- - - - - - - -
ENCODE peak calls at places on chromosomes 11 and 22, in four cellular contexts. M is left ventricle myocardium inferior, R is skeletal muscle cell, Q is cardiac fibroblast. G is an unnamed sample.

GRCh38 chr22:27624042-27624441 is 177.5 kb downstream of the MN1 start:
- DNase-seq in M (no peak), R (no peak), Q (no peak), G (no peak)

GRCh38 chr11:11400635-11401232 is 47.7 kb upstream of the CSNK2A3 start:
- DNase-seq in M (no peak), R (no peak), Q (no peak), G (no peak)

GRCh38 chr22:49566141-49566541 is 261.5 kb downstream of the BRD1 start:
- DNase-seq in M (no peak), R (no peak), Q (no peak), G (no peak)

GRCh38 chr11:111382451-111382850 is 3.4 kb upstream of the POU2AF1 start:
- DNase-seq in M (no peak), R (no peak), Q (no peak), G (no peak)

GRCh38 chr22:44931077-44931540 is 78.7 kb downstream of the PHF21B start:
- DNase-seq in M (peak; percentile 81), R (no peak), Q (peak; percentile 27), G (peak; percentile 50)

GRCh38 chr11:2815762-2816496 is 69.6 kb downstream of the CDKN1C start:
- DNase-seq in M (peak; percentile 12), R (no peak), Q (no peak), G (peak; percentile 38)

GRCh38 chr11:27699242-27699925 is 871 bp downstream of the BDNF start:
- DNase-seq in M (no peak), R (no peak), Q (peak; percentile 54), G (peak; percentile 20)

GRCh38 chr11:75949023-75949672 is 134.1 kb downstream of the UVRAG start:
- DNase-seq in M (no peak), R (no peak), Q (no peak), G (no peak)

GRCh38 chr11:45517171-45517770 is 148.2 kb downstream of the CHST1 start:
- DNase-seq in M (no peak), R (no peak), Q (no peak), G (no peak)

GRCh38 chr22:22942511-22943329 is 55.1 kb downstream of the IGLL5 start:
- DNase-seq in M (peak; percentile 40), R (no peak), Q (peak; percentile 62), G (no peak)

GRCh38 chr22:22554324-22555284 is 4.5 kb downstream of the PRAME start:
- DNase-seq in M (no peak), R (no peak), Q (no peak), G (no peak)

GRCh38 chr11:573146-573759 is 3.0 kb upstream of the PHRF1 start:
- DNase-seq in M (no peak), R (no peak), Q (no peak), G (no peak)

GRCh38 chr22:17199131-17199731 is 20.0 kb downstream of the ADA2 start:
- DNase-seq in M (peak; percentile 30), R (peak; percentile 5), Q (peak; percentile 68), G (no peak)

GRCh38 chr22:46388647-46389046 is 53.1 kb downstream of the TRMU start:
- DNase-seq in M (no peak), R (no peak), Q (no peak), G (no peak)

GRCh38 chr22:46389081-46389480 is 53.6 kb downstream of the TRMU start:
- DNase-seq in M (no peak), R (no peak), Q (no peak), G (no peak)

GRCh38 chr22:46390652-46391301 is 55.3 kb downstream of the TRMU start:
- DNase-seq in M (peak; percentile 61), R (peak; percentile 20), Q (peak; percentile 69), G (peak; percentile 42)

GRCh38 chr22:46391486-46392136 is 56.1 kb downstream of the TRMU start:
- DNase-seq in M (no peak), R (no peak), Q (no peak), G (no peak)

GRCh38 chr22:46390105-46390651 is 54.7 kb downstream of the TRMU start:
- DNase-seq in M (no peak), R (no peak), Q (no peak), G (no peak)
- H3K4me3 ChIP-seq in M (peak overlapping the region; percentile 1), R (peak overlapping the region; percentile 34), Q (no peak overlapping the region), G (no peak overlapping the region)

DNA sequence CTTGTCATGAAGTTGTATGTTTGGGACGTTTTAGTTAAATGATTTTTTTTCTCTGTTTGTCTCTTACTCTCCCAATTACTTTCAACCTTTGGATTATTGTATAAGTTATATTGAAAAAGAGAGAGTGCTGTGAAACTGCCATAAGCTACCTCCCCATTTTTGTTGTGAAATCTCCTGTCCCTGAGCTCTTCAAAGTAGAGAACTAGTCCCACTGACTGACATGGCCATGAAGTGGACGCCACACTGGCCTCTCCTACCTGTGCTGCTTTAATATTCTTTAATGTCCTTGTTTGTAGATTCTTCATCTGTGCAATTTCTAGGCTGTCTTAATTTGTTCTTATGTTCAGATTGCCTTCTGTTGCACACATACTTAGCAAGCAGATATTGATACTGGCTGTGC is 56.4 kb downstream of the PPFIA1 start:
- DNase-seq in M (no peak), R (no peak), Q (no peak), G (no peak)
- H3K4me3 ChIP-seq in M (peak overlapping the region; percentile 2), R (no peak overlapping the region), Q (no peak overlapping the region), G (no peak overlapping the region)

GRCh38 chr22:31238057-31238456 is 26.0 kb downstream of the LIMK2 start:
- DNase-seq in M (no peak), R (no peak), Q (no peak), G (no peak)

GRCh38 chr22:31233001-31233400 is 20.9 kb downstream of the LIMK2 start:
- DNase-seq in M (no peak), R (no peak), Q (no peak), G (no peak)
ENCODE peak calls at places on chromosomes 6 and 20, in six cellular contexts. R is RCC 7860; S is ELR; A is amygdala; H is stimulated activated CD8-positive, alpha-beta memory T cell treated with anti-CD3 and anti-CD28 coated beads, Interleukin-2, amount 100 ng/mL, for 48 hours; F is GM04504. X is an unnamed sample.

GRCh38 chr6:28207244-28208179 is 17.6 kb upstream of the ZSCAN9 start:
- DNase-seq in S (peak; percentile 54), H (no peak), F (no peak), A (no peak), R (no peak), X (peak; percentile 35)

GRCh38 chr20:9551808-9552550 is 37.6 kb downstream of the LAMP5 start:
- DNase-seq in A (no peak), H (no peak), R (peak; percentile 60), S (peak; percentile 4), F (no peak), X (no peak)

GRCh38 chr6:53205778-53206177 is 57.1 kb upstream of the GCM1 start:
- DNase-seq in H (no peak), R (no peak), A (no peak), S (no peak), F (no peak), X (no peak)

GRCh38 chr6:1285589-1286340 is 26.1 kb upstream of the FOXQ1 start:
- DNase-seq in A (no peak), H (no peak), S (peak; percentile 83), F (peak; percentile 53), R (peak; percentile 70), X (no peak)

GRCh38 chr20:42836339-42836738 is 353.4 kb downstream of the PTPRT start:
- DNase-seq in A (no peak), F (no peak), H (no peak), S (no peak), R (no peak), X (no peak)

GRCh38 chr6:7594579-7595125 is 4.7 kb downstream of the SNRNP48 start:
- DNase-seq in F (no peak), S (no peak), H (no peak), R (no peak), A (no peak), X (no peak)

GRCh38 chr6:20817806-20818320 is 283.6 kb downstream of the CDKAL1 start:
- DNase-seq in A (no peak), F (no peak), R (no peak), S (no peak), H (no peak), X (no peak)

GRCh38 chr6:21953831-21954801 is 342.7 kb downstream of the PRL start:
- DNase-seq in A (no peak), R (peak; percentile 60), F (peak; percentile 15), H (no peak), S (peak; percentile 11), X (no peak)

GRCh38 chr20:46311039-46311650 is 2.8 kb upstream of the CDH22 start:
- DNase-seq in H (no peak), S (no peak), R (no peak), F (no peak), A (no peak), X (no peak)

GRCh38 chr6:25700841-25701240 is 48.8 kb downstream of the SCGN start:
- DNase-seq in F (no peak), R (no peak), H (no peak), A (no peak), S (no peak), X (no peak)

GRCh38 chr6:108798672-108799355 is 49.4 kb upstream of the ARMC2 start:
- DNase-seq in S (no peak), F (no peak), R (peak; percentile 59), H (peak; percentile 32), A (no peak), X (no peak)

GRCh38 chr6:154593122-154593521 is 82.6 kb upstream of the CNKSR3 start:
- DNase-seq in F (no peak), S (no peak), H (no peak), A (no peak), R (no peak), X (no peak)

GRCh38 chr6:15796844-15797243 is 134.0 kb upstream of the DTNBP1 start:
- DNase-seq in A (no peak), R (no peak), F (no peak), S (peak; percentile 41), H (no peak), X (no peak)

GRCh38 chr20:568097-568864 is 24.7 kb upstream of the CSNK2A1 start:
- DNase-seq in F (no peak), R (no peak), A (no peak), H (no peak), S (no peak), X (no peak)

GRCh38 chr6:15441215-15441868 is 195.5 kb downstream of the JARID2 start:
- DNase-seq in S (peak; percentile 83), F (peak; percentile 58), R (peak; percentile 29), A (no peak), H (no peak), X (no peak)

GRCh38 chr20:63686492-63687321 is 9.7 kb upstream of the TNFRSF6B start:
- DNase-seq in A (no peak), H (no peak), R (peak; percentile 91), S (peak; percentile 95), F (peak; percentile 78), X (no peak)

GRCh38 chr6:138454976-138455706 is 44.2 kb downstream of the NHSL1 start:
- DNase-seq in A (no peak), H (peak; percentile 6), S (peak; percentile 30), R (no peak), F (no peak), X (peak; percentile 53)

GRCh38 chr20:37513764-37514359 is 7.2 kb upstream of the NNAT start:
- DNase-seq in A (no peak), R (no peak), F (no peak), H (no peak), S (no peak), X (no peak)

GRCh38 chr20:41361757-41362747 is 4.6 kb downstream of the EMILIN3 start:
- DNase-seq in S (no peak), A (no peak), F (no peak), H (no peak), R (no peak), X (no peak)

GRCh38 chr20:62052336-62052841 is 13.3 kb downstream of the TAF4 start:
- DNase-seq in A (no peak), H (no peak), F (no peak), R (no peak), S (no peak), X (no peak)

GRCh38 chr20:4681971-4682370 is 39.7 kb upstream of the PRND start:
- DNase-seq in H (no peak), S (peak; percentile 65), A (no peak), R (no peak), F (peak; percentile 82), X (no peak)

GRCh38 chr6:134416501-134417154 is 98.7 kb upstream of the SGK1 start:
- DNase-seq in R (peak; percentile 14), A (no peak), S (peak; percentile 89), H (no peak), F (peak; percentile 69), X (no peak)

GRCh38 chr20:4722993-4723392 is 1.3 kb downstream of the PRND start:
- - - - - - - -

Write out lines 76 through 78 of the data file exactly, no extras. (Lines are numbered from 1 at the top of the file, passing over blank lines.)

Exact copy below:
- DNase-seq in S (peak; percentile 83), F (peak; percentile 58), R (peak; percentile 29), A (no peak), H (no peak), X (no peak)

GRCh38 chr20:63686492-63687321 is 9.7 kb upstream of the TNFRSF6B start:
- DNase-seq in A (no peak), H (no peak), R (peak; percentile 91), S (peak; percentile 95), F (peak; percentile 78), X (no peak)